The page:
I am also a T2 with an A1C under 6. My A1C when i was first diagnosed and for 5 years were over 8! Made a lifestyle change and lost weight and it has been under 6 for the last 5 years. However, I easily slip into a state where my daily sugars fluctuate due to diet. Although I do not have any symptons I am concerned that I should have tighter control of my sugars and keep the daily levels low!

June 19, 2008 at 1:06 pm
(3) PCS says:

I’m a great reader and do find this all rather conflicting, especially when the headlines say more than the study really did. Nevertheless, I’d rather wade through all of the “news” and be discerning than have it censored.

June 19, 2008 at 3:11 pm
(4) Gord Richardson says:

I’m retired and theoretically, ‘have all the time in the world.’ Like PCS, I prefer to get it all unfiltered/uncensored and where conflicting reports or advice emerge, try and track down the originating study or review. I often find my days are consumed by what some friends refer to as my medical obsession and other important functions, especially social ones, get short shrift. I’m bummed out by this but feel guilty when I unsubscribe from a TOC or digest. I’m bewildered but can’t break free. And I just complicated that scenario by subscribing to the Cochrane Library! Am I very stupid or very enlightened? I find it hard to discern when ‘adequate information’ becomes TMI. Another reason to be proactive and keep fit and healthy! Argh!

June 19, 2008 at 5:20 pm
(5) Paul says:

For Vikram;
T2 Since 2003: I have never had uncontrolled Diabetes. I had an A1c of 7 one time at diagnosis. In fact I was testing up to 12-times a day and the Dr. finally told me to stop and test twice a week in the morning (typically 83-89) as my readings were always in acceptable ADA limits. The problem is this, for somebody like me who takes no medication there is little ability to influence an immediate glucose reading. I am in agreement with a recent study that indicated the best possible outcome for a newly T2 diagnosed would probably occur via immediate insulin intervention. The dirty little secret about T2 that the ADA and the medical community that treats this disease rarely mentions is that if one of the complications does not kill you then you will eventually be on insulin anyway! Why wait until your organs have been compromised one at a time? Now try and convince your primary care physician, Endocrinologist or the ADA that this the way to proceed. My Dr simply shakes his head. The ADA’s standard answer to everything is more study needs to be done! When was the last time any of us actually heard good news from any source about treatments or progress on this disease that can actually be translated into useful action by us unfortunates?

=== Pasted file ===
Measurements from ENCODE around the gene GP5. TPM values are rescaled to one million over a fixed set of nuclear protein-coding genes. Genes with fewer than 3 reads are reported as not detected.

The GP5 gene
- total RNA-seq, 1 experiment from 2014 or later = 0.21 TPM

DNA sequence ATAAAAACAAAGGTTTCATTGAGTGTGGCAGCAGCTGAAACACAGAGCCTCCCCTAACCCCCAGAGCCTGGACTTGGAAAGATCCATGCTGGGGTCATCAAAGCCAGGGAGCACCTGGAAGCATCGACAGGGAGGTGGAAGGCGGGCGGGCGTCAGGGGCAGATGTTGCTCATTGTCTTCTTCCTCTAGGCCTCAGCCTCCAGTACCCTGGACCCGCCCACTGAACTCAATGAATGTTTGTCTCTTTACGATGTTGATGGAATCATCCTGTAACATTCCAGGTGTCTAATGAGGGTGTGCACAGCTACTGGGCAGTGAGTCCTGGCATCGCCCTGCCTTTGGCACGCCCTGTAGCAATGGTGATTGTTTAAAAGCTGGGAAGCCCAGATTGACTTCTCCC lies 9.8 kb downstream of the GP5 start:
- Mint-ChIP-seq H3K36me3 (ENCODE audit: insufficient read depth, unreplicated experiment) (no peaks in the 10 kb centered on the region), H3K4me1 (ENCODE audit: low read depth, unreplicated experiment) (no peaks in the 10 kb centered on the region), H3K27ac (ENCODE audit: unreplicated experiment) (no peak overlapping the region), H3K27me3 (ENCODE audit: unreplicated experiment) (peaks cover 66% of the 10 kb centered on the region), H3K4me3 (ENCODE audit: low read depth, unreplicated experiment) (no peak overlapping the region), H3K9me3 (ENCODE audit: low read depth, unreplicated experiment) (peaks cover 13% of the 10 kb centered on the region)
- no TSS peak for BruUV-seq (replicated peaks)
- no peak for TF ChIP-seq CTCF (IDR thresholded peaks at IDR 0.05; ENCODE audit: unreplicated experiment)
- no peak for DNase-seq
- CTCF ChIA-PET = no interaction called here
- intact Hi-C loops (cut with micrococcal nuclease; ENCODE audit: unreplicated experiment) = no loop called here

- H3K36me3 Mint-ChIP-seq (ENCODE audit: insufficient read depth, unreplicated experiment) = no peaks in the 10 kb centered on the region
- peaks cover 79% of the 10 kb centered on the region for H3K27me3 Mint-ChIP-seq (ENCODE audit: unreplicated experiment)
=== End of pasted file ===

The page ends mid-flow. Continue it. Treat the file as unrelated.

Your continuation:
June 20, 2008 at 10:33 am
(6) Pat Cater says:

The Cinnamon sold in the US is actually Cassia. There is a chemical called Coumarin in Cassia that could be toxic.

Please click the link under my name to read more on coumarin

June 22, 2008 at 10:24 pm
(7) Steve Parker, M.D. says:

One of my pet peeves is “lack of perspective” regarding these new study results. The following is hypothetical:

“A recent study found that ingestion of one teaspoon cinnamon daily reduces the incidence of somnambulism by 50%.”

Not mentioned is that somnambulism occurs in just two out of every 500,000 people. [I just invented this number.] A reduction of 50% means only 1 person would somnabulate, not two.

So prevention of one case of somnambulism requires 499,000 people to take one teaspoon cinnamon daily without any benefit to them. Most would say it is not worth it.

This is an example of “relative risk reduction” versus “number needed to treat.” Many drugs are FDA-approved based on relative risk reduction without regard to “number needed to treat.”

-Steve Parker, M.D.